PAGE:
Teaching Michael Brown

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Two years ago today, Michael Brown died, and I am wondering about the positioning of Black men on the news, and other forms of media. Does the media’s portrayal allow for understanding? I ask these questions as I work on research regarding the dynamics of family interaction. What images does the word family invoke? What does it mean to be part of a family? What are the ways in which the media has fallen victim to the ideas surrounding the Black “family”, and stereotypical ideologies including the “Black male as the brute”? How does that affect our interactions with Black men? Do the portrayals of black men in the media preclude or allow them to be included in what it means to be a member of a family, and by default a member of society?

There is a continuously negative and sensationalizing narrative about Black men, made glaringly visible, particularly among news outlets. Remember Darren Wilson’s testimony, and as Time succinctly put it: all the ways he was afraid of Michael Brown? There are significant challenges facing the African-American community in the United States, but media portrayal, in particular that of an overemphasis on Black masculinity, has led to a distancing in understanding of Black men as human, and members of families. In his book, Masculinity in Theory, Todd Reeser, of the University of Pittsburgh, challenges one to think of “the broad question of how and why racial associations with gender are being made – and in particular, possible attempts to create or affirm power or hegemony – should be considered”. The consequence of this racist construct compounded by gender specific stereotypes, including the adjective aggressive, taking the place of a noun, and enacting identity, is social distancing. Social distancing, or the inability to relate to another person, is directly correlated to a lack of empathy. When Black men are positioned in light of gendered stereotypes, or as excessively aggressive there is a loss of an ability to connect. Research has demonstrated that one of the sources of empathy for “certain categories of stranger” are directly impacted by what one gets through media including newspapers, television, or films (Hochschild, 2013, p. 36).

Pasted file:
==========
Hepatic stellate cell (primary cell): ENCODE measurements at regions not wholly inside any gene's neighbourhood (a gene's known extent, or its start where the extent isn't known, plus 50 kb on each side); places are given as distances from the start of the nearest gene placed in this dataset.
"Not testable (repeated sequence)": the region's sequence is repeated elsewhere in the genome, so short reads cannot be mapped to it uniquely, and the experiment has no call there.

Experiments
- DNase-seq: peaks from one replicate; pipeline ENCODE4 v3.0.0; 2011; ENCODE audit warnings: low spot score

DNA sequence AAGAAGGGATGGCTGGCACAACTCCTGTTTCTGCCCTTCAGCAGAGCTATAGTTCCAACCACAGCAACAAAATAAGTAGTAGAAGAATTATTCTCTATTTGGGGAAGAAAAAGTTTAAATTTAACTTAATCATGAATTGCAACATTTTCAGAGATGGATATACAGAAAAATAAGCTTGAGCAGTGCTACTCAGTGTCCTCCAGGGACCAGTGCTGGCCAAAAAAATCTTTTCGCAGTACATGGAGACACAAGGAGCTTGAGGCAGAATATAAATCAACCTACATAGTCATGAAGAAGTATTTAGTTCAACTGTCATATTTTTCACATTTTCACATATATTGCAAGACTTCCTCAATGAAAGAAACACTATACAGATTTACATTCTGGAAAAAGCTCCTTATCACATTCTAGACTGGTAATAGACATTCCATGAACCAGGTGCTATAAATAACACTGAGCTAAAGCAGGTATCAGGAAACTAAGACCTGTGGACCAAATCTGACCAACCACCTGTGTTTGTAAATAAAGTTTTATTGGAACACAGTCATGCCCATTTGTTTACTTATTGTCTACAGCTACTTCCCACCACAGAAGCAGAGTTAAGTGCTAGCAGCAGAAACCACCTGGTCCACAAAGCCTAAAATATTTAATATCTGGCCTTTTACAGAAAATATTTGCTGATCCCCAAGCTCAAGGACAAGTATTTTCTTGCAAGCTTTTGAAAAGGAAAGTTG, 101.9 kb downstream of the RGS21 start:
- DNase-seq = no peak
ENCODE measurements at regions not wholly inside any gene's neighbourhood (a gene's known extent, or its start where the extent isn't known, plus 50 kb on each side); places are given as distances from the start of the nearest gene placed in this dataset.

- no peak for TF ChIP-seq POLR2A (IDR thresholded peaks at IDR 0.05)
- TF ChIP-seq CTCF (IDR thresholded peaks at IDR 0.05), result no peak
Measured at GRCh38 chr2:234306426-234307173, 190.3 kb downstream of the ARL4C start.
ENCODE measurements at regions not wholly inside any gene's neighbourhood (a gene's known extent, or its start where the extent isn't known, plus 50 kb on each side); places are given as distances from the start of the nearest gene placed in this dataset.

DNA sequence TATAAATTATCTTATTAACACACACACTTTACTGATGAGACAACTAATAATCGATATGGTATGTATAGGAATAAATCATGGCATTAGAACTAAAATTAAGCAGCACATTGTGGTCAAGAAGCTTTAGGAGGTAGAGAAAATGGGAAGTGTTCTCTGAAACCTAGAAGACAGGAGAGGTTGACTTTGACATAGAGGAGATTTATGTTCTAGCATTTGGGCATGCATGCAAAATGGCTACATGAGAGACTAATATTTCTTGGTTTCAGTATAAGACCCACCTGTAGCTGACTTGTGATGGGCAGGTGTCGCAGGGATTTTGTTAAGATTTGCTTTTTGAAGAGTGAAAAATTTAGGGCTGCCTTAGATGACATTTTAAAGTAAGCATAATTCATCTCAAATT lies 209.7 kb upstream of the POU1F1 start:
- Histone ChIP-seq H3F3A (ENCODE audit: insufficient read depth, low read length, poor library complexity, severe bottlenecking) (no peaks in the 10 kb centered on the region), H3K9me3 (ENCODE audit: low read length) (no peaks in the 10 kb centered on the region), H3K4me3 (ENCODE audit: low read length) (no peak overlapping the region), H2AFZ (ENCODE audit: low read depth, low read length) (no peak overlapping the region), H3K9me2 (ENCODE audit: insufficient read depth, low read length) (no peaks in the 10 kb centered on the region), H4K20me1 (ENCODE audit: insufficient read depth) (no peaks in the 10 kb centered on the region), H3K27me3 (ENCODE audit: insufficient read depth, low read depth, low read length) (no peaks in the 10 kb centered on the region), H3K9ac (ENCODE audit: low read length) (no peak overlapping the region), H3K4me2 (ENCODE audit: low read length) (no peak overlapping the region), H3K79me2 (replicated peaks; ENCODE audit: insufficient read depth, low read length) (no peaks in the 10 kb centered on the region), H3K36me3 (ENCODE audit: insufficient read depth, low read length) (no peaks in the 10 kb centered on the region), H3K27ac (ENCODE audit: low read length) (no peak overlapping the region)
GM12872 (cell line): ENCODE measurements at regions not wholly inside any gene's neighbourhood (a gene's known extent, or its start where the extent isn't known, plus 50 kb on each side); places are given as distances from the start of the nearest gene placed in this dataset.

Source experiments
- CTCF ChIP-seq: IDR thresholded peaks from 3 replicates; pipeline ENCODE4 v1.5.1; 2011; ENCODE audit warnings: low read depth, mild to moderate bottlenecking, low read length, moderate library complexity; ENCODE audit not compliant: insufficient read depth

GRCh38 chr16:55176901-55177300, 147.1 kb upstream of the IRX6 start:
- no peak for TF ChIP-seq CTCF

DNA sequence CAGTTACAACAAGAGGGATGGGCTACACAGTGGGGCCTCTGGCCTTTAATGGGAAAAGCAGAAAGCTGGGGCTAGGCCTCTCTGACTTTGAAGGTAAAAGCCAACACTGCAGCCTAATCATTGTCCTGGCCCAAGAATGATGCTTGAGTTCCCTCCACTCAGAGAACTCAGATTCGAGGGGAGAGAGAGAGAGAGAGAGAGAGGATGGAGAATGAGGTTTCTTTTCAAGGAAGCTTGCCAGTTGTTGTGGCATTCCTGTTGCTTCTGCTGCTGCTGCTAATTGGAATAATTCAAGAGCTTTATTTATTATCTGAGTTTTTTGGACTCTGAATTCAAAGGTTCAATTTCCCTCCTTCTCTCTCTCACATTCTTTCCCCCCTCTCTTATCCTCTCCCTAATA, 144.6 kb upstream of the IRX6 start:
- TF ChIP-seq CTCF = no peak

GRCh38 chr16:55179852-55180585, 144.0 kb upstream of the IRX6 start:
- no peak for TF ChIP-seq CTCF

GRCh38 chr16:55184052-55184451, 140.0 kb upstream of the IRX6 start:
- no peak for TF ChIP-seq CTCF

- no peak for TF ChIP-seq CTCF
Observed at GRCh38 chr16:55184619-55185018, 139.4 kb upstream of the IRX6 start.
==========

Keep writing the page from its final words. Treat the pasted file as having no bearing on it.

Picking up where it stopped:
What does this mean for teaching, not just students who like Michael Brown, happen to have skin that is described as Black, but every single one who sets foot in the classroom? For teachers it is important not to let stereotypes, arguably pathological in nature, to become a single narrative, isolating one’s understanding of the complexities and multi-dimensional nature of being human. Educators must work to bridge the gap, that is at times unconsciously formed about who students are. It means learning to check our assumptions at the school door. It means asking ourselves as Columbia University’s Dr. Yolanda Sealey-Ruiz once challenged, “What are some habits of our hearts, and minds?” The nature of teaching makes it easy to form habits. Our minds, too, can begin to exercise certain ways of deficiency-based thinking, that can becomes solidified over time. It means actively resisting the language of labels, or identifying students by particular traits, perpetuating the practice of segregation further engendering a culture of dehumanization.

Reflecting on how you think, why you think what you think, requires humility. Humility also ask that you hear, but listen. So as you prepare to teach a “Michael Brown”, ask don’t assume.

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